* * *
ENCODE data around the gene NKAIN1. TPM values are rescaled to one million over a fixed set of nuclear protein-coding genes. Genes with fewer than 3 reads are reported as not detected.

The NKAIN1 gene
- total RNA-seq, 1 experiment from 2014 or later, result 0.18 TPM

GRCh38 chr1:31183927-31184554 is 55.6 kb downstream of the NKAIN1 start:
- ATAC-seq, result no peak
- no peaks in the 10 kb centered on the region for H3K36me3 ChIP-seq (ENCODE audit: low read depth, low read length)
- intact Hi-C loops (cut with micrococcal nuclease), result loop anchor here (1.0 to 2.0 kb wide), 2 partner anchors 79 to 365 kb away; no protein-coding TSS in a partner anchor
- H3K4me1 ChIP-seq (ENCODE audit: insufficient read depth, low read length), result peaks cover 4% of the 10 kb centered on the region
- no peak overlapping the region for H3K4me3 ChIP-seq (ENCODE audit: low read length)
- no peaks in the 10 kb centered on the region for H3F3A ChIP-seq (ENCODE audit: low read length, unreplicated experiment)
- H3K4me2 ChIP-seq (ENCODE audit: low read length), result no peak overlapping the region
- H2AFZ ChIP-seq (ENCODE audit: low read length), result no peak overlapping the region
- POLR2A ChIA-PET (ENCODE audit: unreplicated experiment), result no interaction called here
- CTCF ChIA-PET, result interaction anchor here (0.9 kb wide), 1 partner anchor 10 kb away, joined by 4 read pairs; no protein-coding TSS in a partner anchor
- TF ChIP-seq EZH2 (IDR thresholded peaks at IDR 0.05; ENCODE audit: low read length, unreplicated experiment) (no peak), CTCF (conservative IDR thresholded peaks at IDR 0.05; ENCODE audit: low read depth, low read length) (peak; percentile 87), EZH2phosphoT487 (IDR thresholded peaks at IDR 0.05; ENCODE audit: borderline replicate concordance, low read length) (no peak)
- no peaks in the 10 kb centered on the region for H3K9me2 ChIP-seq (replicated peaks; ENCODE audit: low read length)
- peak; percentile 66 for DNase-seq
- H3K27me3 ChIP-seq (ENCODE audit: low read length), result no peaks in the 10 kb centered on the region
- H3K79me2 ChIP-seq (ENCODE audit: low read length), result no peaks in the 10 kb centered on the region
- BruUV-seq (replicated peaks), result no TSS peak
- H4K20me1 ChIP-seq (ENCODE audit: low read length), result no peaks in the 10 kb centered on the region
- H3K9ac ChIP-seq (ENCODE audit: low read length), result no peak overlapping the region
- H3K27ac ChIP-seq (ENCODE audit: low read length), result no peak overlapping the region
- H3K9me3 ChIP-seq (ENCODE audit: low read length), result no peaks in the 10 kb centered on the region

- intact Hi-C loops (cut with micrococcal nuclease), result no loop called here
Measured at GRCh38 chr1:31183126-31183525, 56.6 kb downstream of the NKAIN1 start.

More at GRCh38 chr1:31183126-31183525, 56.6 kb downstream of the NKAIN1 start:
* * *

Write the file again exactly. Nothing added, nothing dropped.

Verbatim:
ENCODE data around the gene NKAIN1. TPM values are rescaled to one million over a fixed set of nuclear protein-coding genes. Genes with fewer than 3 reads are reported as not detected.

The NKAIN1 gene
- total RNA-seq, 1 experiment from 2014 or later, result 0.18 TPM

GRCh38 chr1:31183927-31184554 is 55.6 kb downstream of the NKAIN1 start:
- ATAC-seq, result no peak
- no peaks in the 10 kb centered on the region for H3K36me3 ChIP-seq (ENCODE audit: low read depth, low read length)
- intact Hi-C loops (cut with micrococcal nuclease), result loop anchor here (1.0 to 2.0 kb wide), 2 partner anchors 79 to 365 kb away; no protein-coding TSS in a partner anchor
- H3K4me1 ChIP-seq (ENCODE audit: insufficient read depth, low read length), result peaks cover 4% of the 10 kb centered on the region
- no peak overlapping the region for H3K4me3 ChIP-seq (ENCODE audit: low read length)
- no peaks in the 10 kb centered on the region for H3F3A ChIP-seq (ENCODE audit: low read length, unreplicated experiment)
- H3K4me2 ChIP-seq (ENCODE audit: low read length), result no peak overlapping the region
- H2AFZ ChIP-seq (ENCODE audit: low read length), result no peak overlapping the region
- POLR2A ChIA-PET (ENCODE audit: unreplicated experiment), result no interaction called here
- CTCF ChIA-PET, result interaction anchor here (0.9 kb wide), 1 partner anchor 10 kb away, joined by 4 read pairs; no protein-coding TSS in a partner anchor
- TF ChIP-seq EZH2 (IDR thresholded peaks at IDR 0.05; ENCODE audit: low read length, unreplicated experiment) (no peak), CTCF (conservative IDR thresholded peaks at IDR 0.05; ENCODE audit: low read depth, low read length) (peak; percentile 87), EZH2phosphoT487 (IDR thresholded peaks at IDR 0.05; ENCODE audit: borderline replicate concordance, low read length) (no peak)
- no peaks in the 10 kb centered on the region for H3K9me2 ChIP-seq (replicated peaks; ENCODE audit: low read length)
- peak; percentile 66 for DNase-seq
- H3K27me3 ChIP-seq (ENCODE audit: low read length), result no peaks in the 10 kb centered on the region
- H3K79me2 ChIP-seq (ENCODE audit: low read length), result no peaks in the 10 kb centered on the region
- BruUV-seq (replicated peaks), result no TSS peak
- H4K20me1 ChIP-seq (ENCODE audit: low read length), result no peaks in the 10 kb centered on the region
- H3K9ac ChIP-seq (ENCODE audit: low read length), result no peak overlapping the region
- H3K27ac ChIP-seq (ENCODE audit: low read length), result no peak overlapping the region
- H3K9me3 ChIP-seq (ENCODE audit: low read length), result no peaks in the 10 kb centered on the region

- intact Hi-C loops (cut with micrococcal nuclease), result no loop called here
Measured at GRCh38 chr1:31183126-31183525, 56.6 kb downstream of the NKAIN1 start.

More at GRCh38 chr1:31183126-31183525, 56.6 kb downstream of the NKAIN1 start: